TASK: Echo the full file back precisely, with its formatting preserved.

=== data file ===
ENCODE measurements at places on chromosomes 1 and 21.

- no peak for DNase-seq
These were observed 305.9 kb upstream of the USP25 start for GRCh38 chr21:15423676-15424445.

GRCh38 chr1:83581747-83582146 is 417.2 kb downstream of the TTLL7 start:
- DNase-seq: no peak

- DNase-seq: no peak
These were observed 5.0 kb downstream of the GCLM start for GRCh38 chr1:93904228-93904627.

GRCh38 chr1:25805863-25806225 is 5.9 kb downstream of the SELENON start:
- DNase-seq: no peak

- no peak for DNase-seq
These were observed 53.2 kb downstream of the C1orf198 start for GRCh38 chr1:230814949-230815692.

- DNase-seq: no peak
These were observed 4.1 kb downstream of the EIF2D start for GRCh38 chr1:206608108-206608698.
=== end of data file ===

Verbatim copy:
ENCODE measurements at places on chromosomes 1 and 21.

- no peak for DNase-seq
These were observed 305.9 kb upstream of the USP25 start for GRCh38 chr21:15423676-15424445.

GRCh38 chr1:83581747-83582146 is 417.2 kb downstream of the TTLL7 start:
- DNase-seq: no peak

- DNase-seq: no peak
These were observed 5.0 kb downstream of the GCLM start for GRCh38 chr1:93904228-93904627.

GRCh38 chr1:25805863-25806225 is 5.9 kb downstream of the SELENON start:
- DNase-seq: no peak

- no peak for DNase-seq
These were observed 53.2 kb downstream of the C1orf198 start for GRCh38 chr1:230814949-230815692.

- DNase-seq: no peak
These were observed 4.1 kb downstream of the EIF2D start for GRCh38 chr1:206608108-206608698.